This image is viewing the aperture from 30° above the horizon,
which is the threshold angle.

This image is linked to a PDF of images
with the viewing angle ranging from 0° to 90°.
An animation of these images is also
available.

This image is viewing the aperture from 32° above the horizon.
The aperture interior is mostly filled with the distorted image of the
checkerboard. At 33° and above the aperture is almost completely
filled with the checkerboard.

Looking from a ray parallel to the sides, the transition zone is 4° (same as for the round aperture). Looking along the diagonal, the transition zone is only 2° (better than the round aperture).

So the square aperture has nearly optimal angular selectivity. The worst case (shown) transition zone is 6° wide, only 2° wider than for circular apertures.

An array of square aperture cells is not as tall as a single cell
covering the same area and having the same threshold angle. The array
of cells presents a lower wind load and can be adapted to sloping
roofs (discussed later). To first approximation, the array of square
cells uses the same amount of material as a single square cell.

An array of square apertures could be assembled as a lattice of
(notched) extrusions.

It turns out that square CPC arrays have found application in linear fluorescent light fixtures. The fluorescent tube and the upper reflector feed the narrow end of the CPCs. The limited cone of the wide end of the CPCs directs light downward and not toward the walls, raising lighting efficiency and reducing glare. The specifications for the aluminum coated plastic are for 95% reflectivity, more than the 90% reflectivity I simulate here. The technology used to produce these CPCs looks like it would be suitable for radiative cooling applications. Examples of lamps with these CPC louvers are Lightolier's Vision Smart 2' x 2' VP 4'' Parabolic Louver Recessed Air Handling (pictured here) and Williams Fluorescent Lighting's MP3 2'x2' multi-purpose parabolic troffer.

For some sites, inclining the apertures could be beneficial. An aperture inclined toward the east would, in addition to cooling radiatively, collect and channel direct sunlight downward during the morning.

Returning to the schematic, if the top edge of the left parabola is extended with a flat vertical mirror, it reflects some rays which would have exited toward the left to instead exit toward the right, but at the same inclination. So the cone of radiation for this configuration fits within the cone of radiation of the earlier CPC. And because every ray which exits the earlier CPC exits this one, it has the same cooling power as the earlier CPC.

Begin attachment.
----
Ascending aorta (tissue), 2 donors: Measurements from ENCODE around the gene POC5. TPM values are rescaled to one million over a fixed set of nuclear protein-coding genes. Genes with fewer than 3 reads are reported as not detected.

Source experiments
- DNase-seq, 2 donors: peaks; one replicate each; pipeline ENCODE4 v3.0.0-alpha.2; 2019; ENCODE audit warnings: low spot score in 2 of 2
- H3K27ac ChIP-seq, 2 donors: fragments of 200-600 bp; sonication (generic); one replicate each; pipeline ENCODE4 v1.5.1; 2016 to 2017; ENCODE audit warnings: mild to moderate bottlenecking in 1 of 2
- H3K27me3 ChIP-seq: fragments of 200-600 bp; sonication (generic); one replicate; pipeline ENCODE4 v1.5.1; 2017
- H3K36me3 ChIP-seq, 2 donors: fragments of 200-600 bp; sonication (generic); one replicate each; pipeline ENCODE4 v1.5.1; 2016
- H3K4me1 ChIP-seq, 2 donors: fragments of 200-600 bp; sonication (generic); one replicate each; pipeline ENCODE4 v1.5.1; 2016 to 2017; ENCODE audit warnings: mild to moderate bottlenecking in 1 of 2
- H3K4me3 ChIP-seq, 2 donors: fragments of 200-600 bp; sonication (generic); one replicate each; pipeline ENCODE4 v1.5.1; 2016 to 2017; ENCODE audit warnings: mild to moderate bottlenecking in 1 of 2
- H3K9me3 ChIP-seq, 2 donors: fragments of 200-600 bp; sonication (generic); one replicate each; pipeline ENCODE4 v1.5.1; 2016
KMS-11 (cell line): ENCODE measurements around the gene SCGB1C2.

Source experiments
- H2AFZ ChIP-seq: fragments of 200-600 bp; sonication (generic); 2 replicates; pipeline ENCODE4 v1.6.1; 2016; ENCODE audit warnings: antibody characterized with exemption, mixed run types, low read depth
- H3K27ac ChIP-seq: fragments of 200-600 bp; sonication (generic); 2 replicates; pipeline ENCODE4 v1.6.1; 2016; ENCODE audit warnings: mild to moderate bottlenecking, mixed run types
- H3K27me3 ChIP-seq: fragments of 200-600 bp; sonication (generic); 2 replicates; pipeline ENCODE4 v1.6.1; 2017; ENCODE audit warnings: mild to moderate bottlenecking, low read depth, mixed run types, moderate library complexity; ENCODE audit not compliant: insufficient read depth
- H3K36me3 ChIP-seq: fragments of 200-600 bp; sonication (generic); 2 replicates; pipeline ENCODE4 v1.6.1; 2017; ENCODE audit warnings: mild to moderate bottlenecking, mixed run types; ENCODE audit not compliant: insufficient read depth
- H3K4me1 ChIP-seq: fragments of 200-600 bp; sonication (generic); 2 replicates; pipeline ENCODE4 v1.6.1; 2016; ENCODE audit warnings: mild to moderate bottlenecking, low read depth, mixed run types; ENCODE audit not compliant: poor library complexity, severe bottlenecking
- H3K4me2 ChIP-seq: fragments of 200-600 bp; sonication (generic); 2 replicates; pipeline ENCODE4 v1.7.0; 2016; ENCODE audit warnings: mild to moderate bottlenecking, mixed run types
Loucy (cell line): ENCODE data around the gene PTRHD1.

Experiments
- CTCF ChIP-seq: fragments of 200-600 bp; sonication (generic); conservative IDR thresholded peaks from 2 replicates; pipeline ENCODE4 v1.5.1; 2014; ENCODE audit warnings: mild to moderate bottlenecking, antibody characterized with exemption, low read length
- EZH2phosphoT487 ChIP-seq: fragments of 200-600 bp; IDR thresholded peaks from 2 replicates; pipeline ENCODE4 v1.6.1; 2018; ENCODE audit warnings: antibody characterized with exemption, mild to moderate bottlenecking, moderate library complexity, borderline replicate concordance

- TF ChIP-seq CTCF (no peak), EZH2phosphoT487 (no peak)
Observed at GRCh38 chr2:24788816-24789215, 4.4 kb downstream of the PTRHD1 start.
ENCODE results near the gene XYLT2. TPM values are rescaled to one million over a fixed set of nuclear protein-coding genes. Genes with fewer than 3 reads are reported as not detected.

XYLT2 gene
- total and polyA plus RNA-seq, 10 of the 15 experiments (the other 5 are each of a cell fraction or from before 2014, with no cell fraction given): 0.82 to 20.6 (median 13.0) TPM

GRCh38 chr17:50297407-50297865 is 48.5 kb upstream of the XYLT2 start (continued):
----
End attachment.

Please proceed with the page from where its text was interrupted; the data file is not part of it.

This schematic is for a square CPC. As before, the indirect solar flux impinging on the base of the CPC will be equivalent to the indirect solar flux impinging on a totally exposed level disk having the same area as the base of the CPC.

The incidence of direct solar flux is more complicated. As before, no
flux will impinge on the base while the solar
inclination *θ* is less than *t*. With the sun at
zenith, the base receives all the flux received through the top
aperture, *A*/cos^{2}(*t*).

With the sun on the left side, no flux will impinge on the base
while *θ* is less
than *φ*=atan(*m*·cos(*t*)/*b*),
where *m* is the height of the mirror extension. Note
that *φ* may be greater or less than *t*; in the diagram
they are equal. The mirror casts a shadow on the plane of the upper
aperture which is *m*/tan(*θ*) wide. When
*b*/cos(*t*)>*m*/tan(*θ*), a strip of the
aperture
*b*/cos(*t*)-*m*/tan(*θ*) wide is
illuminated.

With the sun on the right side, a strip of the aperture
*b*/cos(*t*)-*m*/tan(*θ*) wide is
illuminated twice. This is the same amount as was shaded with the sun
at elevation *θ* on the left side.

Vertically extending one side of CPCs allows us to *terrace*
rows of square CPCs to match the slope of any roof. Here is a design
for a 3 by 5 terraced array of CPCs. This view is 10 times closer
than the previous views; so it has noticeable parallax; the top row
shows all sky while the lowest row shows mostly radiator.

The vertical mirror works to avoid obstacles even when it isn't
extending with the parabolic section. Obstacles like chimneys can be
shielded from radiating their heat into the CPC by interposing
vertical aluminum flashing between the obstacles and the CPC.

If the slope of the roof is greater than the (tangent of the)
threshold angle (which isn't the case shown), then the edge cells of
the terraced radiator "sees" adjacent roof. This can be remedied by
incorporating vertical reflective side panels.

Although not necessary, a reflective back panel has also been added at
the top so that the (top) side edges of the assembly don't have a
level miter at the highest cell.

For use in subtropical and temperate regions, there needs to be a way to temporarily disable roof panel radiation. Hinged reflective flaps along each row of cells can accomplish this. The top two images show a roof panel with flaps horizontal (covering the CPCs), pivoted on the black axles protruding from the right side.

High reflectivity surfaces are necessarily low emissivity; so when the roof panel is closed, it will not radiate much heat. To reduce convective heat losses, the assembly should be a sealed air space. So far the prototypes have had their checkerboard radiative targets in strips in contact with the lower CPC apertures. But they can be combined into a single continuous sheet along the bottom of the assembly.

A (inclined) flat-bottom, terraced roof panel without flaps is shown
to the right. One with open flaps is shown below.

Copyright © 2009, 2010 Aubrey Jaffer

I am a guest and not a member of the MIT Computer Science and Artificial Intelligence Laboratory.
My actions and comments do not reflect in any way on MIT. | ||

Radiative Cooling in Hot Humid Climates | ||

agj @ alum.mit.edu | Go Figure! |